Who benefits from restrictions on Lebanese banks?

Nayla Tueni
Nayla Tueni

Nayla Tueni

By : Nayla Tueni

Apart from the relatively stable security situation and unstable political situation, it is important to look at Lebanon’s deteriorating economy. The most profitable and productive sector is banking, which is suffering from strict rules that are not imposed in other Arab and foreign countries. These laws aim to limit bank secrecy.

The United States has imposed the Foreign Account Tax Compliance Act (FATCA) on Lebanese banks to curb tax evasion by U.S. citizens, but this is not our responsibility, and should be an affair between a country and its citizens. What if we requested that similar measures be taken to pursue Lebanese people outside Lebanon? Would the U.S. Treasury give us access to all case files and accounts?

International measures have prevented Syrian citizens who fled the war in their country from depositing their funds in Lebanese banks, so they have resorted to banks in Cairo, Dubai and elsewhere.

These restrictions now include all banks and all Lebanese people. This is a generalized injustice, and contradicts claims about supporting and protecting Lebanon.

Nayla Tueni

These funds should have been deposited in Lebanese banks, especially since Lebanon is affected most by the Syrian war, which has been ongoing for almost five years. Lebanon hosts 1.5 million Syrian refugees, to whom the international community has failed to fulfil its duties.


Banks are suffering the burden of fighting terrorism. Washington is banning banks from opening accounts to certain people, or forcing them to close accounts linked to MPs and ministers who are affiliated with Hezbollah in particular, such as relatives of these officials.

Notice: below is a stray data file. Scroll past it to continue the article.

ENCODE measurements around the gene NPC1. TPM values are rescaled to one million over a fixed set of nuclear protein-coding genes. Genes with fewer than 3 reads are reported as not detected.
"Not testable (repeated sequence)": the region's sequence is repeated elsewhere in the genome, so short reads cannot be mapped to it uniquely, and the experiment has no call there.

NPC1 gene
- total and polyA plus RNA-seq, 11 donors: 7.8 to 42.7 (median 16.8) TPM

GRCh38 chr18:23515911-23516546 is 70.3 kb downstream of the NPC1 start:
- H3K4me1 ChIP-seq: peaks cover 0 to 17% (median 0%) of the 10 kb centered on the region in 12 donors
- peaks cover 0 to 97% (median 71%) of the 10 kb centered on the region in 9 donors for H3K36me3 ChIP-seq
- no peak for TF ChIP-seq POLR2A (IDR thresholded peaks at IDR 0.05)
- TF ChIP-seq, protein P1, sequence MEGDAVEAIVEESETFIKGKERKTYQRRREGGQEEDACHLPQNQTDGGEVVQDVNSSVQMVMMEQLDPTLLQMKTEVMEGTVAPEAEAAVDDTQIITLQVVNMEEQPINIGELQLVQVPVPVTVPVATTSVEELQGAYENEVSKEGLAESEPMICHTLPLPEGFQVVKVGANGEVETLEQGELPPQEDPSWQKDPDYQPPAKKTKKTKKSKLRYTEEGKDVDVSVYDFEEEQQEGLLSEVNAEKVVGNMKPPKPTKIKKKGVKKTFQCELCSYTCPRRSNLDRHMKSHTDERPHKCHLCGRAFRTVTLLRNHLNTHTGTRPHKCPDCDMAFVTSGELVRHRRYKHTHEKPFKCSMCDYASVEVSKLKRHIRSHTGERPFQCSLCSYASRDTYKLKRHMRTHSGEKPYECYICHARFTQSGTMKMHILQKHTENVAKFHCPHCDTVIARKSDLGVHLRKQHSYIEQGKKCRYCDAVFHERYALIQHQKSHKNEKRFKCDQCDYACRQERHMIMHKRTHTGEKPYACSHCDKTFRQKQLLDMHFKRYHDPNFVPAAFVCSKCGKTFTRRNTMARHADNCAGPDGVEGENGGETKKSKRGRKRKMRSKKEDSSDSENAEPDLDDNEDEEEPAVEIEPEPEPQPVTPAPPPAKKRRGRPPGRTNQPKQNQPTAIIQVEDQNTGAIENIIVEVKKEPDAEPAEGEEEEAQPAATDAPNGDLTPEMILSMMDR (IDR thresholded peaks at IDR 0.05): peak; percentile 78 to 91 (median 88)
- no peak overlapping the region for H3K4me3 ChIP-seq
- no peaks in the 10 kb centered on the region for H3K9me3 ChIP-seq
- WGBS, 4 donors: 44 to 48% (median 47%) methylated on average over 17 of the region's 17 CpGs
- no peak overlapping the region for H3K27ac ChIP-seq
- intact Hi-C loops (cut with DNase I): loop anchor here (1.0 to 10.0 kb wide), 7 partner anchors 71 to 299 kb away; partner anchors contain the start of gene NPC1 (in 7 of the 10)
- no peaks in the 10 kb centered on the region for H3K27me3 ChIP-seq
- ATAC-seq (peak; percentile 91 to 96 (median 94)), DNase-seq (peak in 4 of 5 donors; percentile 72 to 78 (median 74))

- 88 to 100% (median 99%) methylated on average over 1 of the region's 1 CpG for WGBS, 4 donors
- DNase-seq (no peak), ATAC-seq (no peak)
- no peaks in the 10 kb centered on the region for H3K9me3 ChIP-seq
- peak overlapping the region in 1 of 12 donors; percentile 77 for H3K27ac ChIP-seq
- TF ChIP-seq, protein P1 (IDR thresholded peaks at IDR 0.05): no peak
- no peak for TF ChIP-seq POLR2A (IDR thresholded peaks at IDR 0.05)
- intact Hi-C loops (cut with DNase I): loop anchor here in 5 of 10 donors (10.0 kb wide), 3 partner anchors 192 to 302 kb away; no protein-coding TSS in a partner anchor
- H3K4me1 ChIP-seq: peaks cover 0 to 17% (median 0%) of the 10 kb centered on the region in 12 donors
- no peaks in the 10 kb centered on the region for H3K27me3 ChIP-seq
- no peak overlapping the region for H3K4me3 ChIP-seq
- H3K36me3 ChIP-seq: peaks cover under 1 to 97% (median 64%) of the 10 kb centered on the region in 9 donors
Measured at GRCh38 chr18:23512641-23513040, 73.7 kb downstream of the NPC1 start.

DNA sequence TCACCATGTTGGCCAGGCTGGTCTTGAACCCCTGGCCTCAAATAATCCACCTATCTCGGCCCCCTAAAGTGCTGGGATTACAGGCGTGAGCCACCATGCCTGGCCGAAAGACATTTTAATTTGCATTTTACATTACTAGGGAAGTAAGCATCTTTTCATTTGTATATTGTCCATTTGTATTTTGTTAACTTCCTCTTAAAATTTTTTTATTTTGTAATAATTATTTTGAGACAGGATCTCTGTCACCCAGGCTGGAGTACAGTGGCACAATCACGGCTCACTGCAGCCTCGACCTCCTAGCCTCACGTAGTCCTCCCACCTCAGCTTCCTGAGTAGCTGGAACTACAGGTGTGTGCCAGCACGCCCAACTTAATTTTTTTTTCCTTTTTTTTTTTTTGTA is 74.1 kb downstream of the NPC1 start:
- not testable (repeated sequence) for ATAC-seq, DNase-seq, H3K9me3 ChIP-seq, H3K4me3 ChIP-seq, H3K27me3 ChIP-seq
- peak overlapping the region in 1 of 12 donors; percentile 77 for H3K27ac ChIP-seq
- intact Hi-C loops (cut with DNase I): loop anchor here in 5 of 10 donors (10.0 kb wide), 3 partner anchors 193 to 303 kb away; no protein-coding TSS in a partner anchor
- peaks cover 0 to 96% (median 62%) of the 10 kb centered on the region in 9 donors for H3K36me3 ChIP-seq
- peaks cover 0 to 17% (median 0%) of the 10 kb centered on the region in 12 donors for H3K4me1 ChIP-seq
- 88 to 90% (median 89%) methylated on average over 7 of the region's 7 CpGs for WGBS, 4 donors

It has accused a group of Lebanese contractors and traders who reside outside Lebanon of funding the Shiite party – they were thus prevented from transferring money to the country. Sometimes such measures are taken without evidence.

All Lebanese citizens are against terrorism and money-laundering, but these restrictions now include all banks and all Lebanese people. This is a generalized injustice, and contradicts claims about supporting and protecting Lebanon. A strong economy is essential for citizens to make a livelihood and shun extremism or organized crime. Terrorism cannot be fought by suffocating the economy.

A banking delegation is currently in Washington to affirm Lebanon’s commitment to international and U.S. measures, and thus avoid sanctions against the sector. Washington and its regional allies must realize that Lebanon is part of the international system, and plays a role in this context. Protecting Lebanon is a moral duty and a necessity so the country – as Washington and Arab states fear – does not turn into an Iranian proxy or a base for terrorism.

Nayla Tueni is one of the few elected female politicians in Lebanon and of the two youngest. She became a member of parliament in 2009 and following the assassination of her father, Gebran, she is currently a member of the board and Deputy General Manager of Lebanon’s leading daily, Annahar. Prior to her political career, Nayla had trained, written in and managed various sections of Annahar, where she currently has a regular column. She can be followed on Twitter @NaylaTueni

Disclaimer: Views expressed by writers in the Column section are their own and do not reflect RiyadhVision’s point-of-view.


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